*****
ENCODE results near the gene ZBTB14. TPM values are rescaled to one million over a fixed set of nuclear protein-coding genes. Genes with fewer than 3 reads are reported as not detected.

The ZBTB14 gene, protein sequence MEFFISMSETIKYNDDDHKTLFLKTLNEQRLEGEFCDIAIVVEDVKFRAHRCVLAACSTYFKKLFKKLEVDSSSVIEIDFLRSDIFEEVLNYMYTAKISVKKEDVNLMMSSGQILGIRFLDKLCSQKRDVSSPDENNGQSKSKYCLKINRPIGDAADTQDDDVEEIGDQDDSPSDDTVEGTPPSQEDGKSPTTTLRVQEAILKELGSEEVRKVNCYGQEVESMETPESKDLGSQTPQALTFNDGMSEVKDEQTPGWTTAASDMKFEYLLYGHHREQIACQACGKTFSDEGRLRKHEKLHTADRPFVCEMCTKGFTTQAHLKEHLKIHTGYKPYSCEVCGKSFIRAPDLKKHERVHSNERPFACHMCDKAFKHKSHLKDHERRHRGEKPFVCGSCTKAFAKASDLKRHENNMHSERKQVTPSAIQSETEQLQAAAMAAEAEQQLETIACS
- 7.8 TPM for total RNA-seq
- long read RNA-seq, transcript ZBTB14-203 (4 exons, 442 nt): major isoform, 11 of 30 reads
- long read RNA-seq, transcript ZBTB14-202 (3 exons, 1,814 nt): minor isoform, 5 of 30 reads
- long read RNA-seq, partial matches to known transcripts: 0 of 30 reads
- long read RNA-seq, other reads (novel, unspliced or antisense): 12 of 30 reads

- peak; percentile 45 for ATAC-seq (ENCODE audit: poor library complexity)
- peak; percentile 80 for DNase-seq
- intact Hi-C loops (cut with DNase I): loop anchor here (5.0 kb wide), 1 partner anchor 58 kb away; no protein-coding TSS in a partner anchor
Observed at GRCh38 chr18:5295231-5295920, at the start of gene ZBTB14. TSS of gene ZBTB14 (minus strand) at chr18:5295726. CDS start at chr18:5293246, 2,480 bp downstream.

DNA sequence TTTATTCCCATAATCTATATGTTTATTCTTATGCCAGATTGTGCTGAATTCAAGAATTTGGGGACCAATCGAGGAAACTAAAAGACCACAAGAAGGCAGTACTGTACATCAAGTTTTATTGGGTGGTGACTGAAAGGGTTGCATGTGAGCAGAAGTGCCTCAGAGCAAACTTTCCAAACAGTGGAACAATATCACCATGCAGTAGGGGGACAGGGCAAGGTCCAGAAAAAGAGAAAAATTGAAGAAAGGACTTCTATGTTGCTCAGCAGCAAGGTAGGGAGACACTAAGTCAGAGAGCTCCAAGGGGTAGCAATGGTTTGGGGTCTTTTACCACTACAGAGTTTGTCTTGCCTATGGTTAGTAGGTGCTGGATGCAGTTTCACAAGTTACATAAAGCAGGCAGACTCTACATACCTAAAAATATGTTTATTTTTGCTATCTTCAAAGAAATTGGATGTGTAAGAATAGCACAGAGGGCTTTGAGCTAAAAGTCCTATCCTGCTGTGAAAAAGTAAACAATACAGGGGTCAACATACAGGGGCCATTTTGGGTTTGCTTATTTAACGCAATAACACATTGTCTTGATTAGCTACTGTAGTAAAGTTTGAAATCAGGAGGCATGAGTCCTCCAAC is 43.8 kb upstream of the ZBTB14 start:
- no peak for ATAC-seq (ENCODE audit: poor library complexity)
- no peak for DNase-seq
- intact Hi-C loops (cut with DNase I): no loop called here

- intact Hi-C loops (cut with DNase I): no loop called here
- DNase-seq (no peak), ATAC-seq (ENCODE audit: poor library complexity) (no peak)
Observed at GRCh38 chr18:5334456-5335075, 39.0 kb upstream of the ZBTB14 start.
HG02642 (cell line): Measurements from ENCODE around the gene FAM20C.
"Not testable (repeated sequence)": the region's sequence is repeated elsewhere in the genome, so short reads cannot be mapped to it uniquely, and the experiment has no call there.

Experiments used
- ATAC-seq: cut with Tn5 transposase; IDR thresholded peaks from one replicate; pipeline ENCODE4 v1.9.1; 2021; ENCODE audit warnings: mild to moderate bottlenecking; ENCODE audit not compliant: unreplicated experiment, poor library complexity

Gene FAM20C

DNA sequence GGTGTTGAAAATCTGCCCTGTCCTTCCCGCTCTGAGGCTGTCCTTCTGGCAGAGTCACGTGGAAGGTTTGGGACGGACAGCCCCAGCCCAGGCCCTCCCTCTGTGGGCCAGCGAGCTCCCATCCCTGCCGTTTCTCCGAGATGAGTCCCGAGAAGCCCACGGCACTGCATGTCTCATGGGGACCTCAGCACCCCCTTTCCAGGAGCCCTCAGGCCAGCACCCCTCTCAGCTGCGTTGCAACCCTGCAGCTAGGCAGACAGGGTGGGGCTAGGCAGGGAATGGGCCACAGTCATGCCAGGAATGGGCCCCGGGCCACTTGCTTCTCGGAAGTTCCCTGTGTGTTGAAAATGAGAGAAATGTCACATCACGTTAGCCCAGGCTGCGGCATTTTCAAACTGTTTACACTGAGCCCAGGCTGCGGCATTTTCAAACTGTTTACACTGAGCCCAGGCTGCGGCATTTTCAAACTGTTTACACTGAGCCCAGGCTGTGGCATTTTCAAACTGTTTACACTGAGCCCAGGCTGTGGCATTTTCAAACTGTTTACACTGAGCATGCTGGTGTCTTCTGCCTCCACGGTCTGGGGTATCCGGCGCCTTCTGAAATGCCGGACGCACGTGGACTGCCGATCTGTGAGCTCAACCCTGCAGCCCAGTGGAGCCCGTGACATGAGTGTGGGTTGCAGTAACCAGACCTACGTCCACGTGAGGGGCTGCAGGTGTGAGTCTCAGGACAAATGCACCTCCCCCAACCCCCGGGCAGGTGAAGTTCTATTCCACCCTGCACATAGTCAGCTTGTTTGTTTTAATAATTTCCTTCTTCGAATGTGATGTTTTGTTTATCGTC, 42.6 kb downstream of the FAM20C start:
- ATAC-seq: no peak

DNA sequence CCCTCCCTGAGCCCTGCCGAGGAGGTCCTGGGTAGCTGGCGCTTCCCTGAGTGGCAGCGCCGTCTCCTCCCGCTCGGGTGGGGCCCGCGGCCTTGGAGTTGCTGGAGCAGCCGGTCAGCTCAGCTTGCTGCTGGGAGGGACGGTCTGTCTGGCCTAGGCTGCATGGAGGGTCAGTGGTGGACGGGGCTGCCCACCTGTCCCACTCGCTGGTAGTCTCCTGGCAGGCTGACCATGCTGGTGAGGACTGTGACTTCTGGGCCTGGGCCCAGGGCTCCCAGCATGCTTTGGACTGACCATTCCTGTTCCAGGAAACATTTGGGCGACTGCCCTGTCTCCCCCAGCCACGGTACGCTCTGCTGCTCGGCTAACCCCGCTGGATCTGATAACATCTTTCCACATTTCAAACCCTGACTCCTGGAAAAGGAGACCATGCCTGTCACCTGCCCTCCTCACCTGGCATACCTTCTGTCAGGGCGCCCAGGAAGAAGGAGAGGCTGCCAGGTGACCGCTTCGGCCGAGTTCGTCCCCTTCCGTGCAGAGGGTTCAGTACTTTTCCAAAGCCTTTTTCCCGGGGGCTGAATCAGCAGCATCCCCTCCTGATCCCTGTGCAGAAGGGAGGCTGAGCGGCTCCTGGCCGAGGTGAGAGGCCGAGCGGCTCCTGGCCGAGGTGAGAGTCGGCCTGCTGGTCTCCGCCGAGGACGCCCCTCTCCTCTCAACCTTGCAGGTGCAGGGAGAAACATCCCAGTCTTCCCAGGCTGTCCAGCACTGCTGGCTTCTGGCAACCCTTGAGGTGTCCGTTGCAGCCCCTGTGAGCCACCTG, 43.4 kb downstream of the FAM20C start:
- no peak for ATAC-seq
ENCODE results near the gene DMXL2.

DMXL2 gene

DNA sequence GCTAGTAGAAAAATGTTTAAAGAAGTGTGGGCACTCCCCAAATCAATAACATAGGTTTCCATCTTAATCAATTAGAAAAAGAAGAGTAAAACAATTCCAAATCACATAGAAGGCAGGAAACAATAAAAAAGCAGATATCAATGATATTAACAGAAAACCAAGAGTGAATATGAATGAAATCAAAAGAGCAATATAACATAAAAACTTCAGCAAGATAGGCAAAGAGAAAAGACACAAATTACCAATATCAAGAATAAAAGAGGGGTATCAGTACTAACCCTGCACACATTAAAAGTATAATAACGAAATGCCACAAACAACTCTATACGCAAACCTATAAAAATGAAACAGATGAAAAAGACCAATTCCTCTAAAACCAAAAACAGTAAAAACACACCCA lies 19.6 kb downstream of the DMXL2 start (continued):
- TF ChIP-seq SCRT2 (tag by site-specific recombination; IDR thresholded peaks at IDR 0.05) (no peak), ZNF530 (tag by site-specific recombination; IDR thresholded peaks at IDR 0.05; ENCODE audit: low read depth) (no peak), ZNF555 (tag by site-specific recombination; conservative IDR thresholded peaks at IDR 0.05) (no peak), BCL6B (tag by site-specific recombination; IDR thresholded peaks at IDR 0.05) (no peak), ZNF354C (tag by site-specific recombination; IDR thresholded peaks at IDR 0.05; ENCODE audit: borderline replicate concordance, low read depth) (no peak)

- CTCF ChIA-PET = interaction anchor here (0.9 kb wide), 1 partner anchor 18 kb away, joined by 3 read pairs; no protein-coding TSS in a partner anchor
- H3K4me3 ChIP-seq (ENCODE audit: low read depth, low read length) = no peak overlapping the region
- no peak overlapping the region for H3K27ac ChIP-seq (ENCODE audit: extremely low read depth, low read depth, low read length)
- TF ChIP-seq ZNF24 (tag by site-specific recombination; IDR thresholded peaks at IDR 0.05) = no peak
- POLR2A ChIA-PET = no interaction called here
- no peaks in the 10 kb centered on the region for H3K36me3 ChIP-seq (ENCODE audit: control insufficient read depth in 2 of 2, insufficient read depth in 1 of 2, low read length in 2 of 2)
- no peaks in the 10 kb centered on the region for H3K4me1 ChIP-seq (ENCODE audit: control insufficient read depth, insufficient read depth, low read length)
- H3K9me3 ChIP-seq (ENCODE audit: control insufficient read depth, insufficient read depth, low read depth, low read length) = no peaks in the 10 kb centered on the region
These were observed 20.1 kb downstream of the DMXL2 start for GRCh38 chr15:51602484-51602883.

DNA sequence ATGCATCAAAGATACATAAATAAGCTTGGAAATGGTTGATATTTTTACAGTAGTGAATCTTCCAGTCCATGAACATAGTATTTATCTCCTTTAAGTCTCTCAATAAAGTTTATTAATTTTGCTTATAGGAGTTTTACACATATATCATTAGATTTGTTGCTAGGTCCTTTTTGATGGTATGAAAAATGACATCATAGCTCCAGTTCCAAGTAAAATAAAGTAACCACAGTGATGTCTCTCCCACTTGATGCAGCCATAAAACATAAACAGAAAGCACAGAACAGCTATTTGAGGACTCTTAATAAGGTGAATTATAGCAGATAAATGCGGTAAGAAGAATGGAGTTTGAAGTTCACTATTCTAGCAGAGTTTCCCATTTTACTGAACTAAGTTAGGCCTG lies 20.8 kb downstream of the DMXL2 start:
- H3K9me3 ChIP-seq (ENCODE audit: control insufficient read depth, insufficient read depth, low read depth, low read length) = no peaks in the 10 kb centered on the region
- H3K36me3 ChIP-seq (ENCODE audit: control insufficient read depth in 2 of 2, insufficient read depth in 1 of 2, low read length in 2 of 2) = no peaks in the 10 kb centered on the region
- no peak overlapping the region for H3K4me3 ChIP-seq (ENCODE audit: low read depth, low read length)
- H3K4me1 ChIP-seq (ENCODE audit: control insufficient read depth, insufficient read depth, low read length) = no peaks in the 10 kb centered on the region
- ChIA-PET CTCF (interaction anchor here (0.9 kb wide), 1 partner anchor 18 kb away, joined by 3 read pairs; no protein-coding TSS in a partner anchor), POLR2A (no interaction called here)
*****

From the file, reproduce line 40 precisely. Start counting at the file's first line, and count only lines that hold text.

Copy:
These were observed 20.1 kb downstream of the DMXL2 start for GRCh38 chr15:51602484-51602883.